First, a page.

I’d like to think that I’ve been quite transparent when it comes to my desire to be in control. It stems from years of feeling like my life was so chaotic and out of control that I think if I can keep a handle on the situation things won’t blow up in my face. But sometimes just the opposite happens. I end up in a disagreement with my husband because my actions don’t line up with my words. I say I believe in my husband, I tell him I believe in him, but the problem is I don’t always show it. I often find myself telling him how things should be done and groaning when he doesn’t do them my way. I say to him, “How about I just take care of it?” And then I complain because I feel like my plate is too full. But, didn’t I just say I’d take care of it?
Not long ago, I wrote a post about believing all the way. My husband was going to care for our daughters while I attended a conference and it was going to be the longest amount of time our baby had been without me since birth. Of course, rather than him staying at home with them, I convinced him to stay with me at the hotel room close by. I didn’t want to be away from them. But there was also the part of me that worried that he wouldn’t be able to comfort our little one the way I did. That she would cry and he wouldn’t know what to do. I had an aha moment around that time. I reminded myself of the fact that he loves his children just as much as I do. They are his world just as much as they are mine. I reminded myself that we simply do (some) things differently. We aren’t competing to see who does something better. Instead, we are a team learning from each other in hopes to do this parenting thing the best we can together.
It’s funny; when we think of trust and marriage we are quick to think about adultery. Ask me if I trust my husband and my response will be yes of course. But the notion of trust goes deeper. As children, our parents helped us learn our first lessons in trust. If they were responsive to our cues as infants, tending to our cries, we learned that they would meet our needs. If they weren’t responsive, we learned that they wouldn’t.
Over time, different scenarios resulted in us learning to trust or not knowing how to trust. For some of us, we are still struggling with trust issues that started long ago. We say we trust our spouses, but our actions suggest otherwise.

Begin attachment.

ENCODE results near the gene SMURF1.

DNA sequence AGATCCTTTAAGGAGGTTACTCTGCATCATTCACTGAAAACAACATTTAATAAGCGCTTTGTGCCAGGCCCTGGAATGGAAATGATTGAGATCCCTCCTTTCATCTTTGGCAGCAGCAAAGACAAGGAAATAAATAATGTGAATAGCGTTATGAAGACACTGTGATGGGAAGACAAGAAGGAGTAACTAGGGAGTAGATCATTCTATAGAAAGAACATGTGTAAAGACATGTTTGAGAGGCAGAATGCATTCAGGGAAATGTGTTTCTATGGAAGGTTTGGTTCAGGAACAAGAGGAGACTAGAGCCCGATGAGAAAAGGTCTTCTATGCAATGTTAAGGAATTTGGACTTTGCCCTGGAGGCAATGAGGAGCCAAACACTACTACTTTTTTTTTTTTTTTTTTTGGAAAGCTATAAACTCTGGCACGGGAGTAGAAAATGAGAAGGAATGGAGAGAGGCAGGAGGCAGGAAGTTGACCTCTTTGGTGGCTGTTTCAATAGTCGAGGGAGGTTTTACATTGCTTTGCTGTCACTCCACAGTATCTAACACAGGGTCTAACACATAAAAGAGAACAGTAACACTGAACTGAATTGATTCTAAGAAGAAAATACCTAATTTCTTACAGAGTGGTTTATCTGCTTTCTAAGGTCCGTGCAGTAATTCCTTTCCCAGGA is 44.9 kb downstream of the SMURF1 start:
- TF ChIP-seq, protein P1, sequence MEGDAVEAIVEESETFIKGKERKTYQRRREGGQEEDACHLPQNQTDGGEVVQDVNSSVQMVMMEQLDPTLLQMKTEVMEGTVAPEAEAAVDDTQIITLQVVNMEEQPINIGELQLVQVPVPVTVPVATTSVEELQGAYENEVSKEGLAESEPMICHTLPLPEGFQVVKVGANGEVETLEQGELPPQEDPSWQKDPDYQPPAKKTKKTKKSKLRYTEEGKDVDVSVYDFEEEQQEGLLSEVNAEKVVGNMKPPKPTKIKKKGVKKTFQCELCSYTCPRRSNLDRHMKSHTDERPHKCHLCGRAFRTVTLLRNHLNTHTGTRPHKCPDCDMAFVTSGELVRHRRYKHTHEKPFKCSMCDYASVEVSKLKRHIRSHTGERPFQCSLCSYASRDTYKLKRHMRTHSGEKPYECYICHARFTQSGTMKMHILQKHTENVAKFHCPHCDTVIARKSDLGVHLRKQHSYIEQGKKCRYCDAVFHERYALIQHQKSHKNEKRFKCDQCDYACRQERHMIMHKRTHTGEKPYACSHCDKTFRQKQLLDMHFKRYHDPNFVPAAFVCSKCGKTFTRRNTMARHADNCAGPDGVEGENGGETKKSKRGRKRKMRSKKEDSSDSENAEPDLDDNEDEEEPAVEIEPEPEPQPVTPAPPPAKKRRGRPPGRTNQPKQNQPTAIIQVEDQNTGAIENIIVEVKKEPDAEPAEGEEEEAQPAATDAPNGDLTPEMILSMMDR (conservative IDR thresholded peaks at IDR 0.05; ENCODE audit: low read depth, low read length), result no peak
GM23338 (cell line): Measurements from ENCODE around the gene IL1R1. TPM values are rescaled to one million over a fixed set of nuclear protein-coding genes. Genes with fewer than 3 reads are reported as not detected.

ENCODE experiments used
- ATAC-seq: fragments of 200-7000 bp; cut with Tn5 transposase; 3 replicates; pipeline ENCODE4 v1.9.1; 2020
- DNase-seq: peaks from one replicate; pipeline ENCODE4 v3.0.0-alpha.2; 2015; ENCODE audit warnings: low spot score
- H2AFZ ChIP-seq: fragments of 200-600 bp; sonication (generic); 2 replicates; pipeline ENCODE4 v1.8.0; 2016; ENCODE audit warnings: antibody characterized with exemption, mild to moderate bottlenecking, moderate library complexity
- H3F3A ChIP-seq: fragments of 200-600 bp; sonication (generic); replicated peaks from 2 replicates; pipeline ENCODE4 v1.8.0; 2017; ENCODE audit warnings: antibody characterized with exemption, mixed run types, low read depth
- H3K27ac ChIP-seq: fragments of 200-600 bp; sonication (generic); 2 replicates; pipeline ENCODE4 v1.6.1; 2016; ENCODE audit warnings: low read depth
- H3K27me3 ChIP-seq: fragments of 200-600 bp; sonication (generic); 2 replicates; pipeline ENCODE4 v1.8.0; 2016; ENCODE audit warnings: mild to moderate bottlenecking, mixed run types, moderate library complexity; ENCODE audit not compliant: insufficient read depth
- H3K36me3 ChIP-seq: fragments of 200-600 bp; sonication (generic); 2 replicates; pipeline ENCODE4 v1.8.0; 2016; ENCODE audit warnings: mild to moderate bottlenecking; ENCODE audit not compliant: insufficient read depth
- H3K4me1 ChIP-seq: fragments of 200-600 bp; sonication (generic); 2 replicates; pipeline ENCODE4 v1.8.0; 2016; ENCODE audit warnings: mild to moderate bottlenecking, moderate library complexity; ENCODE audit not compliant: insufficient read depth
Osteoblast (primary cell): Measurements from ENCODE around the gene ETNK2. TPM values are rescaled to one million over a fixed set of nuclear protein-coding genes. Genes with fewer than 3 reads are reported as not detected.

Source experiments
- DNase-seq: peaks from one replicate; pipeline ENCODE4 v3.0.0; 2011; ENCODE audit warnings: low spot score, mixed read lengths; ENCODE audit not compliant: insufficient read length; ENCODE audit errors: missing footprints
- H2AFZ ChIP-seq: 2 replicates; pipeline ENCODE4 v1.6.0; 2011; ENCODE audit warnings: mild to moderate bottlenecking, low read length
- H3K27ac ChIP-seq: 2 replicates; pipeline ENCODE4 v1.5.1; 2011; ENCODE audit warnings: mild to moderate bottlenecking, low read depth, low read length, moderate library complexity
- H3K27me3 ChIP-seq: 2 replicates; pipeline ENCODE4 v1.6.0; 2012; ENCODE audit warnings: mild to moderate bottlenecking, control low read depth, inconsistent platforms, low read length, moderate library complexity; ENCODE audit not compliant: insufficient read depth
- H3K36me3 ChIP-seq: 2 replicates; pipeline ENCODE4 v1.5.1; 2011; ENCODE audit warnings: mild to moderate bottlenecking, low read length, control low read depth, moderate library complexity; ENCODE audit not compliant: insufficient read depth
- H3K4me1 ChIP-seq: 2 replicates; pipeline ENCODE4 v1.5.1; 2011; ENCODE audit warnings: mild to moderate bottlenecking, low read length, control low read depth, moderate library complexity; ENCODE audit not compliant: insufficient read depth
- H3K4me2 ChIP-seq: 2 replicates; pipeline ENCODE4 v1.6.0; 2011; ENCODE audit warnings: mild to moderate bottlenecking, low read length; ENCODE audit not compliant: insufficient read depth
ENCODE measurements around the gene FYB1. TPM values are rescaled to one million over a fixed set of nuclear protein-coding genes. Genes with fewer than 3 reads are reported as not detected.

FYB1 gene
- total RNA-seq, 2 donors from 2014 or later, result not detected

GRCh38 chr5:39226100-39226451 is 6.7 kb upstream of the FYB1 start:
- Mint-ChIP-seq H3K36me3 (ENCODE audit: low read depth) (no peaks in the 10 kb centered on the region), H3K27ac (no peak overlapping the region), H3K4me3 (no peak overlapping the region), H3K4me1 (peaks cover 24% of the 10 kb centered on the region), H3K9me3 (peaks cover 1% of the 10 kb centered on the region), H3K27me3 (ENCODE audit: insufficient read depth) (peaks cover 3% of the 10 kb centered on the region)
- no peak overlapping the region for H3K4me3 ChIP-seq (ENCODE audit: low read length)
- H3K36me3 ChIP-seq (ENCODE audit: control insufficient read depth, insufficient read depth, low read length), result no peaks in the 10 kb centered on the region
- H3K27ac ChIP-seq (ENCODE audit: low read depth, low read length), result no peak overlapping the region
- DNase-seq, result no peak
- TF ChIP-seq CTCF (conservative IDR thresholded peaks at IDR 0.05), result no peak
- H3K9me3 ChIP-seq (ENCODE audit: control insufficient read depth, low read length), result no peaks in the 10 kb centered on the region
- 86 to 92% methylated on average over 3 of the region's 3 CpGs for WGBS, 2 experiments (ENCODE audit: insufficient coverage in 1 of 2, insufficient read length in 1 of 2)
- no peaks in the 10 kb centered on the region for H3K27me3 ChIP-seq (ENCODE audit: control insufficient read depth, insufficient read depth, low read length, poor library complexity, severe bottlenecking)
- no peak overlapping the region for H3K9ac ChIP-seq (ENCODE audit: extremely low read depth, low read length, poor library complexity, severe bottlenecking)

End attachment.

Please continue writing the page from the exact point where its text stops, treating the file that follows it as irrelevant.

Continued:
- We trust that they will care for the baby but give them strict orders and call and check on them constantly.
- We trust that they can prepare dinner, but tell them how to do it. We trust that they will handle the bills, and remind them over and over to.
- We trust them to be the head of our family, yet try to tell them how they should act as the head.
- We tell them we believe in them, and yet are quick to point out when they made a mistake or should have done things our way.
I imagine not everyone struggles in this area but at times I do. As a result, I am beginning to spend more time looking inwardly rather than only at my husband. I am realizing that as his wife I need to rally behind him and support him even when he does things differently than I would have done them or on a different timetable. I need to bite my tongue and not point out the should haves and instead work more on being his partner. I need to show him that I trust and believe in him in all things not some; that I trust him with all of my worries and concerns not just some of them or the ones I think he will more easily understand. I need to trust the decisions that he makes for our family knowing that he is the kind of man who seeks God first in all things. One of the characteristics that I loved about him was that he took care of his business. His actions have shown me that he is deserving of no less than my complete trust. And for me, part of that entails me learning to sit back more often and trust that my husband’s got this. And us.
BMWK – How do you show your spouse that you trust them?
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